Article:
On July 14th a Washington Department of Fish and Wildlife (WDFW) biologist contacted PAWS Wildlife Center for help. The biologist had been studying a small population of the threatened Western Gray Squirrel on the Fort Lewis army base south of Tacoma. One of the female squirrels involved in the study had died, leaving behind four orphaned kits. Several days had passed between the time the mother died and the time her body was discovered, so the four kits were in very poor shape. We asked the biologist to bring the kits to PAWS right away, and about two hours later they arrived in our care.
Wildlife Rehabilitator Nicki Rosenhagen and Assistant Rehabilitator Ashley Bobst performed the squirrels' intake examination. Three of the squirrels were female and one was a male. All four kits were thin, badly dehydrated and very lethargic. They were also cold, so Nicki and Ashley rehydrated the squirrels with warmed fluids delivered subcutaneously and then placed them in an incubator. All four squirrels initially began to perk up after their treatment, but by the next morning we had lost one of the females.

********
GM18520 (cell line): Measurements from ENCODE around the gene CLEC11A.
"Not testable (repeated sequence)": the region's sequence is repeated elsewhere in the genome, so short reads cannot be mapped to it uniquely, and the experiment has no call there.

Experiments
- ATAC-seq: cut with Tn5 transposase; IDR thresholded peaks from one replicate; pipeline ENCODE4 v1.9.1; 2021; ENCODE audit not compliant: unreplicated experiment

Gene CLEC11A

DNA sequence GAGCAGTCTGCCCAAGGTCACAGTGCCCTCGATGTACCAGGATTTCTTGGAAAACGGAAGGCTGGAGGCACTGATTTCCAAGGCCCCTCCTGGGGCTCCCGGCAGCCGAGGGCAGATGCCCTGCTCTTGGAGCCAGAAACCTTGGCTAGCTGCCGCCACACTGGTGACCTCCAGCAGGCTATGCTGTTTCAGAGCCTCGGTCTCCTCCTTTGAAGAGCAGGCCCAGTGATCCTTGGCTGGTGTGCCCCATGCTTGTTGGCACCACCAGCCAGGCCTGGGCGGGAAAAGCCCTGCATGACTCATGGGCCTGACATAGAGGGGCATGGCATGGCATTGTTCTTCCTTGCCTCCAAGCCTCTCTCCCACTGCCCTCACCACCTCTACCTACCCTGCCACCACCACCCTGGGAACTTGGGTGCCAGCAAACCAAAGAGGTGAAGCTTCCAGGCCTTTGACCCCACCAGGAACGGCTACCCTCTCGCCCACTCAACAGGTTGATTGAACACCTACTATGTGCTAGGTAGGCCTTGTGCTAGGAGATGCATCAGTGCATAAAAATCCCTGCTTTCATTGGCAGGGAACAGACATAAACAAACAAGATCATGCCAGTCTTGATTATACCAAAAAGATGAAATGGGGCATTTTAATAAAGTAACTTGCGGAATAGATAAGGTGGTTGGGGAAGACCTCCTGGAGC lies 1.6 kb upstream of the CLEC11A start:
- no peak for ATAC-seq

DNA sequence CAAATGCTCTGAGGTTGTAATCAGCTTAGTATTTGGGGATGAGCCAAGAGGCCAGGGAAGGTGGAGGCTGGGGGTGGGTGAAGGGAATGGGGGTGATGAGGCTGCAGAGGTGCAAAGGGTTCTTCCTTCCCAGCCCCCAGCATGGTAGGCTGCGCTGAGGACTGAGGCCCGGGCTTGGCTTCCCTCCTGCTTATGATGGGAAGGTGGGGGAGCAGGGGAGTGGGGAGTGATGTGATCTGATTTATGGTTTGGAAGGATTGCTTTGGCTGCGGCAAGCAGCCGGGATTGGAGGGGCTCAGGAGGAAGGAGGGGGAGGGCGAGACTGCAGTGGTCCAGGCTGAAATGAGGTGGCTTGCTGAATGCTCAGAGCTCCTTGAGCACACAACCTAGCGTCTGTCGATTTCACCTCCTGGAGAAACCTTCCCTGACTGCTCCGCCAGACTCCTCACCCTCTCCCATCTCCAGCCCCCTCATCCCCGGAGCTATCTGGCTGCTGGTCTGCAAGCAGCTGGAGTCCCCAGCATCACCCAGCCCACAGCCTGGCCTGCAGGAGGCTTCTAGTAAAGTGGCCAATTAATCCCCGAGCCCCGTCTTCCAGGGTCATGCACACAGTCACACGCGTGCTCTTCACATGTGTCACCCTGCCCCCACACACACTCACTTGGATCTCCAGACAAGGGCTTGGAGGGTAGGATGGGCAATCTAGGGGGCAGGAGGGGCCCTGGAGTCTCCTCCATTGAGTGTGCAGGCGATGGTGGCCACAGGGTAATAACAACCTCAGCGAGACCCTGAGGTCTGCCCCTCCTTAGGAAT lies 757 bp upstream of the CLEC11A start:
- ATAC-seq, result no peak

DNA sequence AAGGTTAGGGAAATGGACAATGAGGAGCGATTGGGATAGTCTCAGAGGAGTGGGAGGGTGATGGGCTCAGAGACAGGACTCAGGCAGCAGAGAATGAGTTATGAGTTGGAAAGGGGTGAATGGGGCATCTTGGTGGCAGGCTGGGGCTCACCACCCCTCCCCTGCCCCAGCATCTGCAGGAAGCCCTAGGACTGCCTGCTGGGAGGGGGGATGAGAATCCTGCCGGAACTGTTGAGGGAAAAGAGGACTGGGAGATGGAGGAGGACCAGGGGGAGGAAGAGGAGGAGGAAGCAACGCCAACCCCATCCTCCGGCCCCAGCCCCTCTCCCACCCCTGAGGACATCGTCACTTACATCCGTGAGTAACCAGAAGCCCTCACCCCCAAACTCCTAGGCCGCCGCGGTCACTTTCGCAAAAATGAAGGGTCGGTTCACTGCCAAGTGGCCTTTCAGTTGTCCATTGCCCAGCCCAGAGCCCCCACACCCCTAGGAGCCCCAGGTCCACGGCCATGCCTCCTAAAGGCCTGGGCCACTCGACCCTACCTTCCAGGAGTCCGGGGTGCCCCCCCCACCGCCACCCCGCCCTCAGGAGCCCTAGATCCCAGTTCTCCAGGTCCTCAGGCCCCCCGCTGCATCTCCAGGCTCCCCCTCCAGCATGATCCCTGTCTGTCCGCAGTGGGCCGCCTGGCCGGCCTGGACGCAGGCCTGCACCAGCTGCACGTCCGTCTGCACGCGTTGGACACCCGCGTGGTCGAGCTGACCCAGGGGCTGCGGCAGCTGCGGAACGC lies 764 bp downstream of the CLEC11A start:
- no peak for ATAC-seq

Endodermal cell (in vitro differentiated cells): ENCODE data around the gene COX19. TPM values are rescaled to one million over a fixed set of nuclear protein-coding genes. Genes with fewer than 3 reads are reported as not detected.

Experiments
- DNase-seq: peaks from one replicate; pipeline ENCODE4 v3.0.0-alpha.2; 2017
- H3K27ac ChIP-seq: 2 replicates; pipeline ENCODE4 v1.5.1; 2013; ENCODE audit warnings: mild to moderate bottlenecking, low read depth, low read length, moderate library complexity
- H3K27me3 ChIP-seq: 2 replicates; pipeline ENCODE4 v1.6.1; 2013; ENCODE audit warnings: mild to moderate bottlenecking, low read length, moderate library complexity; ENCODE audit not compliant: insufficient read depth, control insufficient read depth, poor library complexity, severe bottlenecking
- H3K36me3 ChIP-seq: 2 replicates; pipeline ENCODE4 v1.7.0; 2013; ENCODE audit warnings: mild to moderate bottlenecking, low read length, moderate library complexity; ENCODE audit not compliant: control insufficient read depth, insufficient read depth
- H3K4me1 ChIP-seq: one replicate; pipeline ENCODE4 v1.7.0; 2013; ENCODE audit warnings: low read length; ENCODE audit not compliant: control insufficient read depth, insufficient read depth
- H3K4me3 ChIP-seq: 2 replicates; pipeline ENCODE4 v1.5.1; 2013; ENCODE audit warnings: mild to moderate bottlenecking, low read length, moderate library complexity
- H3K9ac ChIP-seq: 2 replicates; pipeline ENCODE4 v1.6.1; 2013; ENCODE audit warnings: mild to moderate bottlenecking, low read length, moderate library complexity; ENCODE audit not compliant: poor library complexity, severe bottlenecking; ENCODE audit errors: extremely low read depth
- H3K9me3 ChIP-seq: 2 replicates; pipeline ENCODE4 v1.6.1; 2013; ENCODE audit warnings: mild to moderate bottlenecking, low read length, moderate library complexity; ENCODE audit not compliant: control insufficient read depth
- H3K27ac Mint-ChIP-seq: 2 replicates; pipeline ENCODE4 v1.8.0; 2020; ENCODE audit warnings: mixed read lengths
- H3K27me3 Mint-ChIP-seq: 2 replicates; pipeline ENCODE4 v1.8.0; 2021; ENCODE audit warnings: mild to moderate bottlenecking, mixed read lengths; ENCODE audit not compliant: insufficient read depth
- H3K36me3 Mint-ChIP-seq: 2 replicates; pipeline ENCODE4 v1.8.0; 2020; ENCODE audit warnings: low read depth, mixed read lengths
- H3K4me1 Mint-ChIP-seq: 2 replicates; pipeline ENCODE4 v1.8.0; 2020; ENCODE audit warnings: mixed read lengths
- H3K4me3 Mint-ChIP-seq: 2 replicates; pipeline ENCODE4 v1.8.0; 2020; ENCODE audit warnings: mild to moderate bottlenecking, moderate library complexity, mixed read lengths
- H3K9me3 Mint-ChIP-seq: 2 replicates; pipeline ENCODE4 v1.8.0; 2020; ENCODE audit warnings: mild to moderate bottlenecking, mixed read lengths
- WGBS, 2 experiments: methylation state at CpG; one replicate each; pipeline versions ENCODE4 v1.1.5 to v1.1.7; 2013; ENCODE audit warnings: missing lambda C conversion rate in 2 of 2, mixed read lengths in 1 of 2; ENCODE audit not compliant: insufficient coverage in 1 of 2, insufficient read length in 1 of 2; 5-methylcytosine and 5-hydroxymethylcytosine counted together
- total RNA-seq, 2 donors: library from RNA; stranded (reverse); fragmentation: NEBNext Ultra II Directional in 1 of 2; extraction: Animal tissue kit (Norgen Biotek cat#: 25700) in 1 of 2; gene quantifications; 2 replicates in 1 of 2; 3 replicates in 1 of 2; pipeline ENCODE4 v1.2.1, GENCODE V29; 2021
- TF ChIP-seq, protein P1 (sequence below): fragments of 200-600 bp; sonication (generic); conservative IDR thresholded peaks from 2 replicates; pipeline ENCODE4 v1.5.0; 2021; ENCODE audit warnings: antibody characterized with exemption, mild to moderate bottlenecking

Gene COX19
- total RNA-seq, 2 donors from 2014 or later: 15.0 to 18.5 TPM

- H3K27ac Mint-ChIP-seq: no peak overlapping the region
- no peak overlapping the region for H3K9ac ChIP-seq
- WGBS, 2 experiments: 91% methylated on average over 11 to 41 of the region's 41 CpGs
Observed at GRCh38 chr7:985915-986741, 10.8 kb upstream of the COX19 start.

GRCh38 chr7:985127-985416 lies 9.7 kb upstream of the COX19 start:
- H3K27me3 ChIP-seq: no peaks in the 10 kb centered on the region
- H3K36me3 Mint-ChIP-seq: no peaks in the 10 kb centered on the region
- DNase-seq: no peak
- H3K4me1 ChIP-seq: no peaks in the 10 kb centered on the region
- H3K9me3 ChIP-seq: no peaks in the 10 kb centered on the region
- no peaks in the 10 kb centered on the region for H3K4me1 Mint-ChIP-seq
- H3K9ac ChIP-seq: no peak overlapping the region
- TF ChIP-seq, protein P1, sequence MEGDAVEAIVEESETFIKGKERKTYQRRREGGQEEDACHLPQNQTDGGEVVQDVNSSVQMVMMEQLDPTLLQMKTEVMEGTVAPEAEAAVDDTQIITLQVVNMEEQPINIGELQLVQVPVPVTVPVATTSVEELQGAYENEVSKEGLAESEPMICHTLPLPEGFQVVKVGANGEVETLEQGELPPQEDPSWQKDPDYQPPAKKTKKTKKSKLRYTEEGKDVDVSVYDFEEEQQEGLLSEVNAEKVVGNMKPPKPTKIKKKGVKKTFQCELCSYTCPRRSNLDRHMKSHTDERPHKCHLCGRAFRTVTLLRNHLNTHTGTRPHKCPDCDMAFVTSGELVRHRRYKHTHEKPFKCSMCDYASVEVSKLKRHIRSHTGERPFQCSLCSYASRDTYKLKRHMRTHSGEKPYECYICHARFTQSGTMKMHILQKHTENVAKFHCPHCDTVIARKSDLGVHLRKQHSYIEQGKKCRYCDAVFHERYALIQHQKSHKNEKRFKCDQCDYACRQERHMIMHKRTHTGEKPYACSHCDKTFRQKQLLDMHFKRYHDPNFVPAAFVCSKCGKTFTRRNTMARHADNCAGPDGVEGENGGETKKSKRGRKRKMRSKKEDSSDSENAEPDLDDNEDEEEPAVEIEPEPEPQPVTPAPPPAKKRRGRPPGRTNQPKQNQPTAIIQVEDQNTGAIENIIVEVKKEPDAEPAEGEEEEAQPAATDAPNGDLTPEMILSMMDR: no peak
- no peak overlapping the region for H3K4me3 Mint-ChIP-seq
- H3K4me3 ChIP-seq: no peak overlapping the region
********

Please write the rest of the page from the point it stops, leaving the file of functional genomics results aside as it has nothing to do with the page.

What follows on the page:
With additional supportive care and nutritional support, the remaning three squirrels gradually gained strength over the course of the following days. As their strength grew, they were able to move from the incubator to a terrarium. They began to eat more eagerly and were soon putting on weight. As of this writing, all three squirrels were stable and working toward a return to full health.
If you would like to learn more about this rare Washington native, you may do so by reading the Washington State Recovery Plan for the Western Gray Squirrel on the WDFW website.